The Animators was actually the second novel I wrote. My first novel was my MFA thesis at NYU. That thesis taught me how to write a book. The Animators taught me how to revise a book. The Animators required five solid revisions,

5


What are you working on now?

in total. In retrospect, each edit was a craft lesson: cutting for plot momentum, staging and framing scenes, sharpening character through dialogue. At one point, I wrote an ending I scrapped completely. It was a great flub. The book became better for my failed ending. It required slogging through an overhaul, but the book, over the course of that overhaul, became itself. Good writing is really editing. Failure is a harsh teacher, but it’s one of the best teachers imaginable, particularly when it informs practice. I spend a lot of time with students attempting to redefine failure as a natural part of the creative process—not always pleasant, to be sure, but not an experience that should be feared, and certainly not an experience that should inspire shame. What was your writing routine while working on the novel? I was working forty hours a week in an office while writing this book, and so my routine took shape during whatever spare moments I could find. I would get up a half-hour to an hour early, meet my thousand-word daily standard, then catch the express train to go to work in Manhattan. I often read and revised on my commute. I even chose coats with pockets that would accommodate pens, so I could edit all the more easily while in transit. My weekends were claimed by the novel, as well. Having forty hours a week that essentially belonged to someone else made me possessive of my own time.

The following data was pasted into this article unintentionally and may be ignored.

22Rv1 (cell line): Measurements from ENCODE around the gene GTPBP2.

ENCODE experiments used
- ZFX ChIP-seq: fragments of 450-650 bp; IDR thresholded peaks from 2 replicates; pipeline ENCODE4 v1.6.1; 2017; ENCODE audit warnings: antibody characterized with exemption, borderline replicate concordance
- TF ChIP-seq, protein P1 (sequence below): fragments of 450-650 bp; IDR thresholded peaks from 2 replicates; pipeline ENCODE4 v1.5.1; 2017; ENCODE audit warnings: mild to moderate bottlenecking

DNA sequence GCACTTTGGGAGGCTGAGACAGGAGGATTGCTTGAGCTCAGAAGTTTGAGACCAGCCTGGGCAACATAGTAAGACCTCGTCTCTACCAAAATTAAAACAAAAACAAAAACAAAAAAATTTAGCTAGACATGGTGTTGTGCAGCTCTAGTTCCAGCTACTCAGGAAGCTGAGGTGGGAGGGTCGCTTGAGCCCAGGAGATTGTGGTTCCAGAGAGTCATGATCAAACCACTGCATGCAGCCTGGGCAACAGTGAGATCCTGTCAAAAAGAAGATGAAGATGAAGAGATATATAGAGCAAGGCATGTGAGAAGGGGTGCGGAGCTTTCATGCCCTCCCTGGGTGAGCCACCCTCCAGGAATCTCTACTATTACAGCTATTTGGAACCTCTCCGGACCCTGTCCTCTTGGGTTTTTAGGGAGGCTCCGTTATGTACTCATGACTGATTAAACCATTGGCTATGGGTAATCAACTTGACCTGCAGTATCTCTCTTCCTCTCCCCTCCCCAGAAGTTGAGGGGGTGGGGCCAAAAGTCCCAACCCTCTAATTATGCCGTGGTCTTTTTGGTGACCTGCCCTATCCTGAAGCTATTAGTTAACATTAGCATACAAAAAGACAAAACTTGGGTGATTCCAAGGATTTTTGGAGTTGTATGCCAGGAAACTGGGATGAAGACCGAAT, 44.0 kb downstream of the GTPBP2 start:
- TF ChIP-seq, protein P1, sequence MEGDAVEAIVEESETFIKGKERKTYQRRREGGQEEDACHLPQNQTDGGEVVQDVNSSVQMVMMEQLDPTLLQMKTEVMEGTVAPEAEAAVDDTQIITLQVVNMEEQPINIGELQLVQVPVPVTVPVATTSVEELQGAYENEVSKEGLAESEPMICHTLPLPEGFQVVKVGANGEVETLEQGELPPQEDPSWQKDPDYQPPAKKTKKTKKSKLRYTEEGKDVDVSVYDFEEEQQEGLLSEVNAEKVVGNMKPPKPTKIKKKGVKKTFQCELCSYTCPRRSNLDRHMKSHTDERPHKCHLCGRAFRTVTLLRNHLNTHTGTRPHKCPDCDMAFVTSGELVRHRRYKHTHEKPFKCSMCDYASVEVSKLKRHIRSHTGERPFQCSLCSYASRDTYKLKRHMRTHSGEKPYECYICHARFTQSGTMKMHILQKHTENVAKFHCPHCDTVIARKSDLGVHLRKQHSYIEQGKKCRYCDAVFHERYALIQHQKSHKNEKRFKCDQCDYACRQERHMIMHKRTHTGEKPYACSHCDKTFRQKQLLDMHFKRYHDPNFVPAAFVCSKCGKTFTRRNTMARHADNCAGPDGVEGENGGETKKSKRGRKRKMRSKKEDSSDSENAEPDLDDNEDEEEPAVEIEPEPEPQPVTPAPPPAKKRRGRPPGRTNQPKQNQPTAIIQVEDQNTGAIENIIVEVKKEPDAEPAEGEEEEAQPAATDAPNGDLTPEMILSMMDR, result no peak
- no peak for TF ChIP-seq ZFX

6

The plot moves at a fast pace but the novel also deals with several difficult and heavy themes. How did you strike a balance between forward motion and thoughtfulness? Intense revision. No one strikes that balance on the first draft. I try to love the editing process—if you don’t love it, you’ll come to dread it, and that’s no good for the health of your business, if your business is writing. I knew from the beginning what I wanted this reading experience to feel like. I love novels in which I can stay a while—something built like a house with a lot of little rooms— and I wanted to write something expansive, with a dynamic structure. Sloughing off all the layers I wrote to make the material fit the form I envisioned took time, and trouble, and excellent beta readers. That reader experience made all the difference. Criticism of that quality is a godsend, and it made my book better to accept it. The Writer’s Guide Summer 2019

I’m revolving between three separate novels at the moment. I like to write complete drafts, and then set them aside and let them marinate, so to speak, while I work on something else. I’m between a big family saga centered around a chain of regional discount department stores, and a short horror novel involving a widow whose rural farmhouse is slowly being claimed by forces she does not understand. The last one involves copious amounts of cats. The more I learn about domesticated cats from my research, the more terrified I am of them. Finally, what advice do you have for writers who might be working on their first novel? Remember that writing—that making anything, really—is an act of faith. I don’t think I understood how much an act of faith it was, to commit to projects so large, that will necessitate so much editing and change, when I set out to write professionally. Having faith in your process means, on some level, accepting eventual failures. Failure, however, means you are working and learning. It’s a testament to your growth. It indicates that you had the guts to choose a difficult endeavor for yourself. That understanding with the self will ferry you through difficulty and, on good days, yield results that will surprise you.

Excerpt from Stephanie Allen’s Tonic and Balm

Come on Up Ephraim Travers

A